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Uni – sea urchin roe tediously derived from cracking open little spiny urchin shells and carefully extricating the tiny and fragile morsels of gonads attached within the inner sanctum of this shellfish with the precision of a surgeon. The shiro uni a.k.a. murasaki uni imported from the Miyagi Prefecture feeds on wakame (seaweed) and carries a more delicate flavor with a saltier finish as compared to other uni varieties found in Japan. The uni sushi that Chef Kenny placed on my platter was loaded with generous amounts of the highly-prized pale golden lobes. The buttery uni glided on silky and velvety on the tongue and gave off a delicately sweet taste, brimming with umami and laced with a briny taste of the sea as the creamy roe melted in the mouth.

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Lightly grilled then doused in sesame sauce and sprinkled with bonito flakes, this aburi salmon flaked with barely a touch and melted in the mouth; smoky, creamy, savory, nutty and sweet – a myriad of decadent flavors.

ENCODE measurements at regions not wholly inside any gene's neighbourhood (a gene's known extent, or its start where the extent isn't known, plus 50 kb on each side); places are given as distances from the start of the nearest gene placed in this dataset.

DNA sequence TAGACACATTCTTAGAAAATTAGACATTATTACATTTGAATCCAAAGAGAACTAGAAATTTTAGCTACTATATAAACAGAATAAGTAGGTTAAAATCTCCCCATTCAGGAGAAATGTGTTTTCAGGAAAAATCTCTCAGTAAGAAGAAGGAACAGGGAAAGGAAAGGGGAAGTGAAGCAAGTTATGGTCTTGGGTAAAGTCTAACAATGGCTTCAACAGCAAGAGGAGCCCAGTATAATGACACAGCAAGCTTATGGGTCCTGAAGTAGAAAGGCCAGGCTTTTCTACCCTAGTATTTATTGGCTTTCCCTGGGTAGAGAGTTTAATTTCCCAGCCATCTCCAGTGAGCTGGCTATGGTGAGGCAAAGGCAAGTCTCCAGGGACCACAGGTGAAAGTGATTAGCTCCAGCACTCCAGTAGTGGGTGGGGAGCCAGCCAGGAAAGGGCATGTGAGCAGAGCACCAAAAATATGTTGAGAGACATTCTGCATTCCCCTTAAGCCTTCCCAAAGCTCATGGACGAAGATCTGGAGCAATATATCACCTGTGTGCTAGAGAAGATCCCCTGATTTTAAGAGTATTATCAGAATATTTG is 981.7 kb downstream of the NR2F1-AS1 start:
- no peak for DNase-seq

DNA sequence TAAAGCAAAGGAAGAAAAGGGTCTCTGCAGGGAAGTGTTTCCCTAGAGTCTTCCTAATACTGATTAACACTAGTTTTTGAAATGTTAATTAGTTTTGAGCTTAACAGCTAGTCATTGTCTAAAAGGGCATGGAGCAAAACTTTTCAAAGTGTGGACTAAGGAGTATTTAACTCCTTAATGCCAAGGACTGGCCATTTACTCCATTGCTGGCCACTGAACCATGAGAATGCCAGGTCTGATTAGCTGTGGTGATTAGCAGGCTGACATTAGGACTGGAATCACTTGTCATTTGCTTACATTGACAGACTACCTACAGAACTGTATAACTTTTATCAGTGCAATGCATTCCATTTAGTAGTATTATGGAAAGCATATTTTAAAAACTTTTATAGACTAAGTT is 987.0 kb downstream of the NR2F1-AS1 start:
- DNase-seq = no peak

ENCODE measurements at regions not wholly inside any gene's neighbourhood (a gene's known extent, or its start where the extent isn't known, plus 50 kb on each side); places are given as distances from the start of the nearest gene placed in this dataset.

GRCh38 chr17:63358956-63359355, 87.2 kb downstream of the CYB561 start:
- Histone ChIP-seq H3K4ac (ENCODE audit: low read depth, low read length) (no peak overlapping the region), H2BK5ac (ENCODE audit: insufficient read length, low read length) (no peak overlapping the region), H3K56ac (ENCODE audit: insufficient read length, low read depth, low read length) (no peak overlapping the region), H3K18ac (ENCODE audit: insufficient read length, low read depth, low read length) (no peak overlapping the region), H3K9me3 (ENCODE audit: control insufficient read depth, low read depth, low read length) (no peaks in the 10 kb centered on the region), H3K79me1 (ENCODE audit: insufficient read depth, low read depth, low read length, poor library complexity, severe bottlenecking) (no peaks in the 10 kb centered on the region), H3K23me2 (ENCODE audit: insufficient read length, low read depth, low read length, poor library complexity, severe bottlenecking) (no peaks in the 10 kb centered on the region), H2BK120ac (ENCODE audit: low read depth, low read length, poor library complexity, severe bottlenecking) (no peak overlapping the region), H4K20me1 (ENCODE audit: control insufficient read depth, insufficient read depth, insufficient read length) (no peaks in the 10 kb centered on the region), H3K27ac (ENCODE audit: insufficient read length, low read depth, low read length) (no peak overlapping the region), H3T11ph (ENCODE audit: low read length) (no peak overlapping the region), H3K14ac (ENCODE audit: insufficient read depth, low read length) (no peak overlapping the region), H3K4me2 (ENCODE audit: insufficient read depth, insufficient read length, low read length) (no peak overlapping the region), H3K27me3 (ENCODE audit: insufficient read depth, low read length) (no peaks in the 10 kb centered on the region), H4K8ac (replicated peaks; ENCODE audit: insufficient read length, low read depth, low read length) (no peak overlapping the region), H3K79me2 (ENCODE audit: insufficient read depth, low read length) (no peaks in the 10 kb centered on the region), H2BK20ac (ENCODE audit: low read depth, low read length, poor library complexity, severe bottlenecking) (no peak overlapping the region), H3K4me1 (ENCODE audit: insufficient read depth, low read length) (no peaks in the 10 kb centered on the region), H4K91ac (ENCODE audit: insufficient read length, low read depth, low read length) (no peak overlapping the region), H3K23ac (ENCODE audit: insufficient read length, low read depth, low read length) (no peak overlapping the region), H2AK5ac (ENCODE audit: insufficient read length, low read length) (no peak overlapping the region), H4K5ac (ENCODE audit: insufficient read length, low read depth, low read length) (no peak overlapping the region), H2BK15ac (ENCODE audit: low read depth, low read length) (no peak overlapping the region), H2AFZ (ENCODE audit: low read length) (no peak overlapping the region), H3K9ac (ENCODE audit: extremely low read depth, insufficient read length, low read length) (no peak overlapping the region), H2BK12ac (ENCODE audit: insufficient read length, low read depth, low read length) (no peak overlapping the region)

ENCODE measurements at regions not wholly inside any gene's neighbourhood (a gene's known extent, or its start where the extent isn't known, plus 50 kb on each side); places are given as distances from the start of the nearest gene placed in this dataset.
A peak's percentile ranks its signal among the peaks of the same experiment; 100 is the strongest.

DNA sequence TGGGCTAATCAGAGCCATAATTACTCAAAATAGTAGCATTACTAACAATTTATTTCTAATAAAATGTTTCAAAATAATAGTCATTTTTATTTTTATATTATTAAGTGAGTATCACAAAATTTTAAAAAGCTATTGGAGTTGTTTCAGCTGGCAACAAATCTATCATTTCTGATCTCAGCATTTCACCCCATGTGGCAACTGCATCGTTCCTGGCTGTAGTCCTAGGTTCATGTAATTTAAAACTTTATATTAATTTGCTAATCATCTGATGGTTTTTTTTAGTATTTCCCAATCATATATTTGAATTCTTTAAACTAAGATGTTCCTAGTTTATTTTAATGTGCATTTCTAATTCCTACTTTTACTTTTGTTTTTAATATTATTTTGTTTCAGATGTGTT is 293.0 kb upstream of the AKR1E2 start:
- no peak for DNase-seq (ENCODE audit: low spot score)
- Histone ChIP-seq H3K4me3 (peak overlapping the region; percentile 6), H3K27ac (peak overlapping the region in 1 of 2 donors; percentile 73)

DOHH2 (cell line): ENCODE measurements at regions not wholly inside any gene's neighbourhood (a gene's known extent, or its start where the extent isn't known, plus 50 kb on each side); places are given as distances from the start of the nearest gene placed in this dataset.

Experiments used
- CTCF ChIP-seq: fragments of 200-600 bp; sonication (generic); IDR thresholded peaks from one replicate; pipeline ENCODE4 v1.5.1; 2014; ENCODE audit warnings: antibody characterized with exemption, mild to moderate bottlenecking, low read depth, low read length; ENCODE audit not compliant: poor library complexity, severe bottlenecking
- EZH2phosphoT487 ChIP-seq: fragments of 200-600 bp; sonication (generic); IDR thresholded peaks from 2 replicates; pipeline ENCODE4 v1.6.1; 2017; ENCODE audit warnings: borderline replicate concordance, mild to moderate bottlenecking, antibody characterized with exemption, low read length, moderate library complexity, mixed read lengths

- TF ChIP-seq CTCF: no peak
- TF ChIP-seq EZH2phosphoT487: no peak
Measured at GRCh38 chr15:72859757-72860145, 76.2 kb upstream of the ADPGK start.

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The botan ebi is a Hokkaido specialty that usually surfaces in Japanese restaurants during their fishing season from October to May. Two plump and juicy deshelled shrimps were laid over a nugget of rice with their tails still attached. The shrimps were so fresh that the tails glided off with just a light tug, without the shrimps even budging from the position they were laid to rest in. The botan shrimps were succulent and soft, yet supple, with a sweet viscosity like syrup balanced out by its characteristic clear and sparkling notes.

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My two passions are writing and eating so I combine them for my fellow SG foodies. IG: @Cherubimbo